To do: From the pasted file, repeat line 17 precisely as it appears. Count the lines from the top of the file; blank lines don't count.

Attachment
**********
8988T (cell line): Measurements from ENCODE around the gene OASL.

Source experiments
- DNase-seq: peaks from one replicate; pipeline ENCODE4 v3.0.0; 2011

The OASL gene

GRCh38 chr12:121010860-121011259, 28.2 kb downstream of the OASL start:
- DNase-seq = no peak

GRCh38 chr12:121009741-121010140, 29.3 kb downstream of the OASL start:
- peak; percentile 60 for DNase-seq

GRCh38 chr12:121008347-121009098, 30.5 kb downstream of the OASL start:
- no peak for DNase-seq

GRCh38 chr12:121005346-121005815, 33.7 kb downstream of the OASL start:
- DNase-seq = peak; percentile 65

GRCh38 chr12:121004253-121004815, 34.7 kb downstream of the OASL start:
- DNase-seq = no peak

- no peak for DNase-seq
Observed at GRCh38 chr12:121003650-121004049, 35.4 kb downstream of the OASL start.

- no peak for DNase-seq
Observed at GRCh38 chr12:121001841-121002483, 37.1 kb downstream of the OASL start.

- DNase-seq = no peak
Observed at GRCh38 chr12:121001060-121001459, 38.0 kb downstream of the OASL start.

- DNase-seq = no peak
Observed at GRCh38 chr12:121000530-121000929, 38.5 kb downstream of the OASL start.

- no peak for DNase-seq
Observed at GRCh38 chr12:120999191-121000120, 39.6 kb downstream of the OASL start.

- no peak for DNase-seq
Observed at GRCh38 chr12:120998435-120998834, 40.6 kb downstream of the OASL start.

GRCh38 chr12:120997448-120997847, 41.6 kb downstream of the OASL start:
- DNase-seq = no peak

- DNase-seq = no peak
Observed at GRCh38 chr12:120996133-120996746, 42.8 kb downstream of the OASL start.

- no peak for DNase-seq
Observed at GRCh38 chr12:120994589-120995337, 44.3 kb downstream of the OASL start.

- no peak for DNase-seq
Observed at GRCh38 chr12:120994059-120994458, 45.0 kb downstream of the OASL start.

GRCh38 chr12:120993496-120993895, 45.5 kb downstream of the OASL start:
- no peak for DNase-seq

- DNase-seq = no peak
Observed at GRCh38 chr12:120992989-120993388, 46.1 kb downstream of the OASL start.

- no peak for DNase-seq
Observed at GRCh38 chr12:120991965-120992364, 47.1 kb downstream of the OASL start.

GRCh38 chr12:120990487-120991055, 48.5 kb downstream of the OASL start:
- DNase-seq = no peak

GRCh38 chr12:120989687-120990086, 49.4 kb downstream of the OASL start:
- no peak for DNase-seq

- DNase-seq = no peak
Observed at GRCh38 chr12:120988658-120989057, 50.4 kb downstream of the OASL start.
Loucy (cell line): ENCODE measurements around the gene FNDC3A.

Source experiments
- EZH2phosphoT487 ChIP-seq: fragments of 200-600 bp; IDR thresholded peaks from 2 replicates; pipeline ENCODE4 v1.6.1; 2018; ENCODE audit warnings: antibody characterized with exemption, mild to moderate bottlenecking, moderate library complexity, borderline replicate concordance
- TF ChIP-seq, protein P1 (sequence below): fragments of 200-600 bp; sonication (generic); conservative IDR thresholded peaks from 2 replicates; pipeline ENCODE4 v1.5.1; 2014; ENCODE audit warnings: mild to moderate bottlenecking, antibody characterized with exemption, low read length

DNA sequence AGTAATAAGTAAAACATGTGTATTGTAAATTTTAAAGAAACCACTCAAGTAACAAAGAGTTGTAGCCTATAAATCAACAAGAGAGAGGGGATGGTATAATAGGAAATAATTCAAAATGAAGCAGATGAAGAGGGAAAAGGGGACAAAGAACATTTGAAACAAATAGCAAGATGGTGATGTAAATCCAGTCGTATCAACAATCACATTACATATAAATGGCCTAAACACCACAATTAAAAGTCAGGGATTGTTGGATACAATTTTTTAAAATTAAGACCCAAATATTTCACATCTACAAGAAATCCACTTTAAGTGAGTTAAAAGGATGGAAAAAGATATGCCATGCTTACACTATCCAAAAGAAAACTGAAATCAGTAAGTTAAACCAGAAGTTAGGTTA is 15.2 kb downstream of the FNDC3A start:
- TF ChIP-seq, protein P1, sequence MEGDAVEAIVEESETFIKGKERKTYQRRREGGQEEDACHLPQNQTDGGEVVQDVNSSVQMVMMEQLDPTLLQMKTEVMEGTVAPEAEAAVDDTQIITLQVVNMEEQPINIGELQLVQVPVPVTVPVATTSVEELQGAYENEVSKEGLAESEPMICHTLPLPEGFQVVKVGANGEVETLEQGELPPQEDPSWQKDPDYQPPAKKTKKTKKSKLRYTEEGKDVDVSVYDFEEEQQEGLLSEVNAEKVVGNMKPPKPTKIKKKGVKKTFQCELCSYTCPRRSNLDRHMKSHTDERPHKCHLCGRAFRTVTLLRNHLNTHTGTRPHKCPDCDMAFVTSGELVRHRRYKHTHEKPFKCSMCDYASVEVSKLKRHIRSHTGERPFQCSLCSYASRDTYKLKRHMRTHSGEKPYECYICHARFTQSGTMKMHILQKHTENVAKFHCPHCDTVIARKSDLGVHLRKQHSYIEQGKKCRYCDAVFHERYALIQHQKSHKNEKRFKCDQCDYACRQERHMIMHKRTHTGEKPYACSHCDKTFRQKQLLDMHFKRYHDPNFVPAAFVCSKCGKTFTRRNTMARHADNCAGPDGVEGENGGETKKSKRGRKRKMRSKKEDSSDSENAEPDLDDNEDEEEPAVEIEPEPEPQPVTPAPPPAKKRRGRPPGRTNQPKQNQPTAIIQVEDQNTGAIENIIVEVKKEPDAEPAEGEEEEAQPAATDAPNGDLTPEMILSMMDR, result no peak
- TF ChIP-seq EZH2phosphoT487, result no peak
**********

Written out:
- no peak for DNase-seq